EDITORIAL: Cancelling Kigali music concert was a blow to recovery of creative industry

Saturday April 02 2022

This week, musicians, concert organisers and members of the public took to twitter and other social media platforms to strongly castigate the City of Kigali for what they called arbitrary canceling a concert, which was to be headlined by a visiting Nigerian artist.

The concert was shut down on the grounds of causing noise pollution in a residential neighbourhood close to Hotel Portofino where the concert was hosted, to the chagrin of a number of entertainment entrepreneurs who say the closure made them a loss of up to Rwf20 million.

The past two years have been tough for the entertainment industry. As the government implemented a raft of restrictions meant to control the spread of the coronavirus pandemic, entertainment businesses were among the first to suffer.

Concerts, nightclubs, music shows were all prohibited for a long time, even when some of other businesses got a green light, entertainment activities remained banned because they bring many people together which increased chances of spreading the virus, but also because entertainment is not considered that important, it comes low in the pecking order of priority sectors.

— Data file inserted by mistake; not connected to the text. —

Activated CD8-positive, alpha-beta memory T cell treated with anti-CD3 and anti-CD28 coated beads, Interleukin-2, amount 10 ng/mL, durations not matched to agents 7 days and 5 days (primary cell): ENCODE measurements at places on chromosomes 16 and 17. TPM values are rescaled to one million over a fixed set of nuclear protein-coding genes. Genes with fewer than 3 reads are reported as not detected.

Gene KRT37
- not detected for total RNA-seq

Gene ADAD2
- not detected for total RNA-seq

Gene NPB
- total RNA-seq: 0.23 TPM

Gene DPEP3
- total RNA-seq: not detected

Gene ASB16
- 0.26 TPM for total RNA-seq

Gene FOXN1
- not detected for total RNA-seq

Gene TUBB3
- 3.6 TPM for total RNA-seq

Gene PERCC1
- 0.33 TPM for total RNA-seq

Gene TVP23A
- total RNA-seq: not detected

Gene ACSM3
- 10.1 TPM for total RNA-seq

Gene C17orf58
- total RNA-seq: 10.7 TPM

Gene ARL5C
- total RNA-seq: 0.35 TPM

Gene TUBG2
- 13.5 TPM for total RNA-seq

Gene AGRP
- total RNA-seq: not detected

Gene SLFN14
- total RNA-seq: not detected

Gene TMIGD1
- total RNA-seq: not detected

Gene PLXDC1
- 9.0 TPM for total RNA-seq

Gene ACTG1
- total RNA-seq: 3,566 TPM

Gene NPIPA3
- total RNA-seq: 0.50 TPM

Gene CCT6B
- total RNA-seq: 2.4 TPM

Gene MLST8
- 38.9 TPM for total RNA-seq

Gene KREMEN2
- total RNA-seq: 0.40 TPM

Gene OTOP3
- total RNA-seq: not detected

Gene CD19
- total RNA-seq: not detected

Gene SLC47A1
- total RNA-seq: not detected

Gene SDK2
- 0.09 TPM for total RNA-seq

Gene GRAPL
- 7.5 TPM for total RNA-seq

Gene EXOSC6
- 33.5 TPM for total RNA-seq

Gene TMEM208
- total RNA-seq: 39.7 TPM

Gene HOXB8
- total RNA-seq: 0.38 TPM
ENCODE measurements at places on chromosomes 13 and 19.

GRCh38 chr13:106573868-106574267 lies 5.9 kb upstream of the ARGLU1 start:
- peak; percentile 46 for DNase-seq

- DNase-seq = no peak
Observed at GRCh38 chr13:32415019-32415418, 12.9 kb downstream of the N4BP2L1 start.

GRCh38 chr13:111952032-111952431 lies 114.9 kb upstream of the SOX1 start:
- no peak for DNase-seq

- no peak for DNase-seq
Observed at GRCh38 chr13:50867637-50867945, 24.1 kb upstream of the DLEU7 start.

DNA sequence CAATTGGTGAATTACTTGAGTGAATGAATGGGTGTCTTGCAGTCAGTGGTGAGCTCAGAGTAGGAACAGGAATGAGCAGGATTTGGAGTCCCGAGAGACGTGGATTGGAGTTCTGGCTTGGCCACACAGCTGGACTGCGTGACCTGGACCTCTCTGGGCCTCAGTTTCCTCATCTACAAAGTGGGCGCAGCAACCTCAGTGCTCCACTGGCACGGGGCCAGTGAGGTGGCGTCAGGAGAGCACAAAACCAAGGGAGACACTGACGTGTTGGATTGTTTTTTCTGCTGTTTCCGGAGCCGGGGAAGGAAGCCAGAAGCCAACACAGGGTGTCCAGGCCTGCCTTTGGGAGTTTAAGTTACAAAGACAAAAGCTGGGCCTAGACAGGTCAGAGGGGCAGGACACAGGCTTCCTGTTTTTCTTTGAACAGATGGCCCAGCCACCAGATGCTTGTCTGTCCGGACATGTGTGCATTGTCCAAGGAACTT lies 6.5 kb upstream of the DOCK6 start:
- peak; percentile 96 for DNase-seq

This left a wide range of people, for instance DJ's, musicians, producers, concert promoters, as well as other players tied to the entertainment sector, jobless. Not having any income for close to two years left many artists and their families desperate.

The recent lifting of the curfew and the ban on entertainment activities came as a big reprieve to many entertainment and event businesses which were on their
deathbed. So when an army of entertainers went up in arms against municipality authorities for shutting down the concert, it was both out of desperation and anger.


Noise pollution is an offense punishable by the Rwandan law, and its enforcement would be understandable by anyone, however, the entertainers claimed that this time around it was done with injustice. As intricate as an area of policing noise pollution is, the government ought to come up with technical instruments to ascertain pollution.

It is unacceptable for a government official to come and just shut down a concert without even using decibel measurements that indicate that the required sound has been exceeded. It is alleged that a 'powerful' neighbour to the hotel made calls which led to the concert being stopped.

Enforcement of noise pollution needs to be backed up scientifically, as opposed to arbitrarily shutting down concerts or music shows which people have paid their money to attend, also exposing losses to organisers who invest a lot of money into these events.

The last few years have seen Rwanda build an ecosystem of businesses and services around the MICE sector.